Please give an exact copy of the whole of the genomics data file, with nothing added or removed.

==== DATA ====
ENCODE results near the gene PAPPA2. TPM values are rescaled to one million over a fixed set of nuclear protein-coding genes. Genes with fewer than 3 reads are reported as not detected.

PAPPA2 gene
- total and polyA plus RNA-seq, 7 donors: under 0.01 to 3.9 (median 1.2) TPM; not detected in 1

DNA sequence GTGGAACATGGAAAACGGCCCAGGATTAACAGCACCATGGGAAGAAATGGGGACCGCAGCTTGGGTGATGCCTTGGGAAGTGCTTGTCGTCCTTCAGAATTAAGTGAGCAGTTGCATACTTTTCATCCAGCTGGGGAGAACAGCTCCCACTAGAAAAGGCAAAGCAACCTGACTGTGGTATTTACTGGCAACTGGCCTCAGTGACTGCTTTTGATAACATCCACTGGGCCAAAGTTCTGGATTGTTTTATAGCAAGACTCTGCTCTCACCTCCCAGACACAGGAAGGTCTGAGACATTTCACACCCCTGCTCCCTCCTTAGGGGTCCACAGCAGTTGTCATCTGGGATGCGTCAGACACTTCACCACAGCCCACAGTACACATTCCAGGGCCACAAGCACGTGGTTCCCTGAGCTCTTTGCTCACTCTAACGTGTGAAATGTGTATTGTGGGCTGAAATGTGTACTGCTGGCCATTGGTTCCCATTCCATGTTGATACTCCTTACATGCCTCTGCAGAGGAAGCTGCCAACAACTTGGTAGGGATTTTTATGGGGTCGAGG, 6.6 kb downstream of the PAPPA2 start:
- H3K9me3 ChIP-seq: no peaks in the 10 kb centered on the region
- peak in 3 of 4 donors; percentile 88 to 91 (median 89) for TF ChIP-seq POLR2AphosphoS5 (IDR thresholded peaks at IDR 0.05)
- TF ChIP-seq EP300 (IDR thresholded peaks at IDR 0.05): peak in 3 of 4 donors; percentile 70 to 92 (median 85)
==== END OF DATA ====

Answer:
ENCODE results near the gene PAPPA2. TPM values are rescaled to one million over a fixed set of nuclear protein-coding genes. Genes with fewer than 3 reads are reported as not detected.

PAPPA2 gene
- total and polyA plus RNA-seq, 7 donors: under 0.01 to 3.9 (median 1.2) TPM; not detected in 1

DNA sequence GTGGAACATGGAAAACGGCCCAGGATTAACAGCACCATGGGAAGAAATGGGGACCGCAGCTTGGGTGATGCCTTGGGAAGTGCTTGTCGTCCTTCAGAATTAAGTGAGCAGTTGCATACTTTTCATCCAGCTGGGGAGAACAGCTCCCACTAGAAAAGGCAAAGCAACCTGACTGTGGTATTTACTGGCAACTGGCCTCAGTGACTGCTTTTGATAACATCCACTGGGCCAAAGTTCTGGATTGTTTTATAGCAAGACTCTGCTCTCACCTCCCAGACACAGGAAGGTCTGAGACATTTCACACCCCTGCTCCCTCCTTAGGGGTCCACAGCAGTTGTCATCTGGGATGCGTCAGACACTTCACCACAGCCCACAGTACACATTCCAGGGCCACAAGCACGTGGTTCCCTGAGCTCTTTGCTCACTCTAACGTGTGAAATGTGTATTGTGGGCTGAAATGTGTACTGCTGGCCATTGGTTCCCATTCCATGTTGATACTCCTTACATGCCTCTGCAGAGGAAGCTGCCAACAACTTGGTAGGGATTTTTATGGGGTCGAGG, 6.6 kb downstream of the PAPPA2 start:
- H3K9me3 ChIP-seq: no peaks in the 10 kb centered on the region
- peak in 3 of 4 donors; percentile 88 to 91 (median 89) for TF ChIP-seq POLR2AphosphoS5 (IDR thresholded peaks at IDR 0.05)
- TF ChIP-seq EP300 (IDR thresholded peaks at IDR 0.05): peak in 3 of 4 donors; percentile 70 to 92 (median 85)